Bing is fine, insecure as ever, but fine

Summary:No, Bing isn't malfunctioning. Google isn't playing games with it. Bing's working just fine, the same way it always has ... without security support.

On April 19th, there was a small flood of stories that Bing, Microsoft's Web search site, or Akamai, its content delivery network (CDN) was having security problems. Actually, both Bing and Akamai were — and are — running perfectly normally. It's just that Bing has never supported secure connections and for years, if you attempted to connect to Bing  securely, you'd get this "error" message.

BingSSL
This is not a Bing error. This error message is what you get when you try to force a web browser using a CDN to give you a secure connection when the site doesn't support such connections. Image: Screenshot by Steven J Vaughan-Nichols/ZDNet

To understand what's really happening, you need to know that whenever you try to connect to any site that doesn't support Secure-Socket Layer (SSL)/Hypertext Transfer Protocol Secure (HTTPS) connections, you're going to get an HTTPS error message. Below is an example of a typical error message.

VNA-SSL
This is a typical error message when you try to force a secure connection to a site that doesn't support them and also doesn't use a CDN. Image: Screenshot by Steven J Vaughan-Nichols/ZDNet

Of course, that's not the error message you're seeing from Bing. That's because Bing is using the Akamai CDN. A CDN is designed to speed up traffic to popular web sites by mirroring these sites on their global network of servers. Thus, when you first "connect" to Bing or other Akamai-supported sites, such as the White House, chances are you're almost certainly connecting to a near-by — in terms of network traffic — Akamai server instead.

Akamai supports HTTPS connections, but only if the host site supports it. Otherwise, the link along the security chain from the Akamai network to the core website is broken, and the connection wouldn't truly be secure. In this situation, Akamai presents a different error message — the one you'll see now if you try to reach Bing or The White House using an unsupported HTTPS connection.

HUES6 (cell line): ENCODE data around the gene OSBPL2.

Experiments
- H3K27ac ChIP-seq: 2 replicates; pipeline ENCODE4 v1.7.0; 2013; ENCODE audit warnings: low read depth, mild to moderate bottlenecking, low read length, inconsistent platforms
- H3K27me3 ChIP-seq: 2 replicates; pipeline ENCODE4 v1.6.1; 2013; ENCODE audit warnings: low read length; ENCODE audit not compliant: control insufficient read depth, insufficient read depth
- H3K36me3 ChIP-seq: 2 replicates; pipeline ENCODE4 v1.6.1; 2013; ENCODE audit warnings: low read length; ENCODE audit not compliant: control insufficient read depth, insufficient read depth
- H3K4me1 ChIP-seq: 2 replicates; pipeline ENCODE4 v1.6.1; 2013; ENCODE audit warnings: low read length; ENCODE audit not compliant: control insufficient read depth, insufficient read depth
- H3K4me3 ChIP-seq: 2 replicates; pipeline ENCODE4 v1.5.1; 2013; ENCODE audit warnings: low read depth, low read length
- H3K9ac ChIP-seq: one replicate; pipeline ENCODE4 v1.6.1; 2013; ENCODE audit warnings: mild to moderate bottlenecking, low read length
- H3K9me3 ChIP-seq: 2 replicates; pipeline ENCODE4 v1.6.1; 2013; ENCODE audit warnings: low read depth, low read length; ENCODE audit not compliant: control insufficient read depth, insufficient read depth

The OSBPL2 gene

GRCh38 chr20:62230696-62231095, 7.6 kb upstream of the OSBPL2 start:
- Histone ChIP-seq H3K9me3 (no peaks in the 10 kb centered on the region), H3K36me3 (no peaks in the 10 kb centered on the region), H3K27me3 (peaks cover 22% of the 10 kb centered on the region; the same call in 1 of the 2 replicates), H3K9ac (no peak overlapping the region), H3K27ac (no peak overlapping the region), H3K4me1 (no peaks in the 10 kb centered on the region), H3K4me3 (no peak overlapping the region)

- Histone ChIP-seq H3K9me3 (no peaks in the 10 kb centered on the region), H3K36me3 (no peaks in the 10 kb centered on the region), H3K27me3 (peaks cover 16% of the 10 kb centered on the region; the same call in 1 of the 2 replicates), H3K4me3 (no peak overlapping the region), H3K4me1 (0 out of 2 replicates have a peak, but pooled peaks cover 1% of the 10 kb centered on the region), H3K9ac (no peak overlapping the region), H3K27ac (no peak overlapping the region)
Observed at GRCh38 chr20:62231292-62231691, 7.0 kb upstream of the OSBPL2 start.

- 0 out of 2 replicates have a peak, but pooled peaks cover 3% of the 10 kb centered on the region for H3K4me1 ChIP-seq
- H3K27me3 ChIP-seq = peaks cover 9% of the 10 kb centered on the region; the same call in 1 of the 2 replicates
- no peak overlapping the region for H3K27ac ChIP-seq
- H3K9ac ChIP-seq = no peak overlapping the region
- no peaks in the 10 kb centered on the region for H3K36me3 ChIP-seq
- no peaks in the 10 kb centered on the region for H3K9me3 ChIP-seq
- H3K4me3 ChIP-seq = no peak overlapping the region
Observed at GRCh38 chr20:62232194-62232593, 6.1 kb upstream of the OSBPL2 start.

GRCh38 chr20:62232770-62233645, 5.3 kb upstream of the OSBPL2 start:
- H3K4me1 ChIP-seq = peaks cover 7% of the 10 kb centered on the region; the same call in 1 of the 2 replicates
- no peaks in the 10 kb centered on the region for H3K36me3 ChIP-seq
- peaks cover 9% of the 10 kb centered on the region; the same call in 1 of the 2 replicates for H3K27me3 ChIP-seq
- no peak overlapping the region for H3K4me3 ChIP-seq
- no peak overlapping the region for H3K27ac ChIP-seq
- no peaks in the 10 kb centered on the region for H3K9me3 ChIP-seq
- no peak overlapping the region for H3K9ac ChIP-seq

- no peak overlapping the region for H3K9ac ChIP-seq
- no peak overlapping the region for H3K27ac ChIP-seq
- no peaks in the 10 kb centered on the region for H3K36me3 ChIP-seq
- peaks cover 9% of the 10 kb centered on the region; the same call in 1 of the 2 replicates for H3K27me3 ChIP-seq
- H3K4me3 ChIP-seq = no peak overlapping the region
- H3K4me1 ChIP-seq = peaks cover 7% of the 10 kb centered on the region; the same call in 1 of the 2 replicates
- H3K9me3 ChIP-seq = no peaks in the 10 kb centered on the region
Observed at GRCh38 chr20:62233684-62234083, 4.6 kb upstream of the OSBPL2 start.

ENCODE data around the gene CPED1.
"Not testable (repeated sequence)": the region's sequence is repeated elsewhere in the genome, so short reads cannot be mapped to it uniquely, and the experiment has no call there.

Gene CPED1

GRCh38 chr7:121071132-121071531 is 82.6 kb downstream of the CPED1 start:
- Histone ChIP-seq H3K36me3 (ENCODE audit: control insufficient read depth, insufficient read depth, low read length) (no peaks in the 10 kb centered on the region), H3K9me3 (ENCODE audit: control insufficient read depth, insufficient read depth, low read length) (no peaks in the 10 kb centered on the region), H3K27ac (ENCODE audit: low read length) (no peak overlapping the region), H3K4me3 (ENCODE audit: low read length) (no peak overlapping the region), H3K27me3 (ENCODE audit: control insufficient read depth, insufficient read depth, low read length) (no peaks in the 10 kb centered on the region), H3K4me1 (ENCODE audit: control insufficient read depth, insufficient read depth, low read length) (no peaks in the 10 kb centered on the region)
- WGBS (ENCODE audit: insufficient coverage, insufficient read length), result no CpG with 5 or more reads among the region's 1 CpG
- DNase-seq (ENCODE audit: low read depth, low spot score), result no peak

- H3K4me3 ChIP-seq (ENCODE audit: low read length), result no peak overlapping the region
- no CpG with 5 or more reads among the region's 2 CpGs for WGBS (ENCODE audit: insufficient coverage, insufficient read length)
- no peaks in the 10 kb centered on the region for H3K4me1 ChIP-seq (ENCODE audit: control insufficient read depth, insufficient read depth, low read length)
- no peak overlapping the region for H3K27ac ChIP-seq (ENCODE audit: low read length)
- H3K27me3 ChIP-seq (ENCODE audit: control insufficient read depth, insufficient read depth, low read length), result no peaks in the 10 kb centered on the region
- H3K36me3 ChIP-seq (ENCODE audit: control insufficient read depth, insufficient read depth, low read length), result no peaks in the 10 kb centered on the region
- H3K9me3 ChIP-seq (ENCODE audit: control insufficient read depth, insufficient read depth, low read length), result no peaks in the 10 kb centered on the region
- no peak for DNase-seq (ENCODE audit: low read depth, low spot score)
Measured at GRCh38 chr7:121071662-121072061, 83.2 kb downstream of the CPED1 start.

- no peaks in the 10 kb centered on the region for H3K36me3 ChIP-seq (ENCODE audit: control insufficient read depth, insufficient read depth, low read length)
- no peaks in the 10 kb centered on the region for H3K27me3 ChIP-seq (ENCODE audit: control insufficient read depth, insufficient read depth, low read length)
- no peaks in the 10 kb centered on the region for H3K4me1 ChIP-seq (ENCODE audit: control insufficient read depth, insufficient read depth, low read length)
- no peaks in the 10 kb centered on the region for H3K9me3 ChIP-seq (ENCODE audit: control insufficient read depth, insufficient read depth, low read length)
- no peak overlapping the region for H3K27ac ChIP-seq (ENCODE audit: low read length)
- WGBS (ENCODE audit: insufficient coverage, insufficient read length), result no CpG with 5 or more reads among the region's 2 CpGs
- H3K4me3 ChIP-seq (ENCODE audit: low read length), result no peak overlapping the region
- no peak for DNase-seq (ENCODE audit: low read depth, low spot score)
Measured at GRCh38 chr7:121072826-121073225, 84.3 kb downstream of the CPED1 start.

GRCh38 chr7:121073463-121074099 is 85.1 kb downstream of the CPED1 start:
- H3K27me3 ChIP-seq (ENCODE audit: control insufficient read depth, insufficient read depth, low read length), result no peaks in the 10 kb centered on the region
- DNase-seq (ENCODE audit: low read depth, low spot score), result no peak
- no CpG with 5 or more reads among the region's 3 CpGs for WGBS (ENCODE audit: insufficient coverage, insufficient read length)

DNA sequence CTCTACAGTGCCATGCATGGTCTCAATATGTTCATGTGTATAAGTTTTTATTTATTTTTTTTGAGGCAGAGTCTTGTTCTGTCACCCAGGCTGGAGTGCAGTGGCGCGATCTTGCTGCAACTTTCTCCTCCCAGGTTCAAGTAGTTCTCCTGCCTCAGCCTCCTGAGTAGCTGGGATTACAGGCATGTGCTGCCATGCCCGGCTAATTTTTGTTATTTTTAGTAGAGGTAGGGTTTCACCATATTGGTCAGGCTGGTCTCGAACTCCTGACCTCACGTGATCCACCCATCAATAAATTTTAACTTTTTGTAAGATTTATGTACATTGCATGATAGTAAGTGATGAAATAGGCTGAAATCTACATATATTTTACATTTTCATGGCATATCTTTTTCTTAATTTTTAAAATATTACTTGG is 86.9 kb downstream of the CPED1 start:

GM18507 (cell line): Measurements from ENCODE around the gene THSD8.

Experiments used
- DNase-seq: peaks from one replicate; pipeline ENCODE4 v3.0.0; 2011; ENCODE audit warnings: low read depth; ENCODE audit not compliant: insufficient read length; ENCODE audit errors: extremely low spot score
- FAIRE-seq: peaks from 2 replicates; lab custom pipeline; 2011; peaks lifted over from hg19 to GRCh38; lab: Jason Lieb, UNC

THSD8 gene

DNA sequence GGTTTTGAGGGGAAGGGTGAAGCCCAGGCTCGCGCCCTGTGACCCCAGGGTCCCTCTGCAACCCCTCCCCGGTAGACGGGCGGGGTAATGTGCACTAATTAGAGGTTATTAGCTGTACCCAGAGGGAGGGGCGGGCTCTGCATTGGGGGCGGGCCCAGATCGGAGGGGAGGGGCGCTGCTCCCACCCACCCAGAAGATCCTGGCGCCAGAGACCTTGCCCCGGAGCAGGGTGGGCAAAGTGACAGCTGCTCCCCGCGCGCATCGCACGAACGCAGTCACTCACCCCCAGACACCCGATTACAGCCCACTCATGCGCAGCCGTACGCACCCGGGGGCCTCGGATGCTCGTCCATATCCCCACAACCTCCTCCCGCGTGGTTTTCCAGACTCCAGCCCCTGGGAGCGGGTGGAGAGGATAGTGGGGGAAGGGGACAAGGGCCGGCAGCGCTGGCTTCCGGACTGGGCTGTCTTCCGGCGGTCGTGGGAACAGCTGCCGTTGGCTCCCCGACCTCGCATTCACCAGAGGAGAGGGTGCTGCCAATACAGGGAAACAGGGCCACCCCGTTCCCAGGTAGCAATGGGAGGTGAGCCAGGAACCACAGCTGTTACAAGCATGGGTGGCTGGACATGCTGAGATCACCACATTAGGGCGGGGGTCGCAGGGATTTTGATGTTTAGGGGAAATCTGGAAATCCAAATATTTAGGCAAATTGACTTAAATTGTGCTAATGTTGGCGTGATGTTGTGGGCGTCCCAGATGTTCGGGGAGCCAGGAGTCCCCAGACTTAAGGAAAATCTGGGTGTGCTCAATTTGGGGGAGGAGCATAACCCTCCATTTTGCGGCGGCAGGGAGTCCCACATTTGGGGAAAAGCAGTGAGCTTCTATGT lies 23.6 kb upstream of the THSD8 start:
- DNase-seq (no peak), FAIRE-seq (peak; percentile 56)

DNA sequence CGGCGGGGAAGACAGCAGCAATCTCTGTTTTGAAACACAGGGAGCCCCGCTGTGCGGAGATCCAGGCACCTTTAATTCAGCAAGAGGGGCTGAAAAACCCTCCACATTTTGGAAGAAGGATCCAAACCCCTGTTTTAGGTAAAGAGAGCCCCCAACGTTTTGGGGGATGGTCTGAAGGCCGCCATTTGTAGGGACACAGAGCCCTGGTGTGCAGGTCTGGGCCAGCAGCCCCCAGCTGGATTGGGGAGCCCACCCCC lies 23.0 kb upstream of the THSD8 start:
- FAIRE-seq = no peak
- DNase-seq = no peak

Officially, neither Akamai nor Microsoft has any comment, but really, everything is fine with Bing. Microsoft did not let its security certificate for Bing expire the way it did its Azure cloud service in February. You see. Microsoft has never had a SSL certificate for Bing in the first place.

This is also not the first — nor I'm sure will it be the last — time that someone reports a site is broken because of this problem. All that's really happening is that a normally invisible part of the internet infrastructure, the CDN, is appearing because someone is trying to force a secure connection to a site that doesn't support it.

That said, major websites should support Transport Layer Security (TLS), SSL, and HTTPS. Without this layer of security, anytime you use an open wi-fi connection or other open network, the potential exists for crackers, using tools such as FireSheep and its network packet sniffer for dummies descendants, to watch your web browsing activities.

Since FireSheep showed up in 2010, more and more sites — including Twitter, Google, and Facebook — have all enabled secure connections. It's well past time Microsoft started supporting basic security on Bing as well.

Related Stories:

Topics: Networking, Browser, Microsoft, Security, Web development

About

Steven J. Vaughan-Nichols, aka sjvn, has been writing about technology and the business of technology since CP/M-80 was the cutting edge, PC operating system; 300bps was a fast Internet connection; WordStar was the state of the art word processor; and we liked it.His work has been published in everything from highly technical publications... Full Bio

zdnet_core.socialButton.googleLabel Contact Disclosure

Kick off your day with ZDNet's daily email newsletter. It's the freshest tech news and opinion, served hot. Get it.

Related Stories

The best of ZDNet, delivered

You have been successfully signed up. To sign up for more newsletters or to manage your account, visit the Newsletter Subscription Center.
Subscription failed.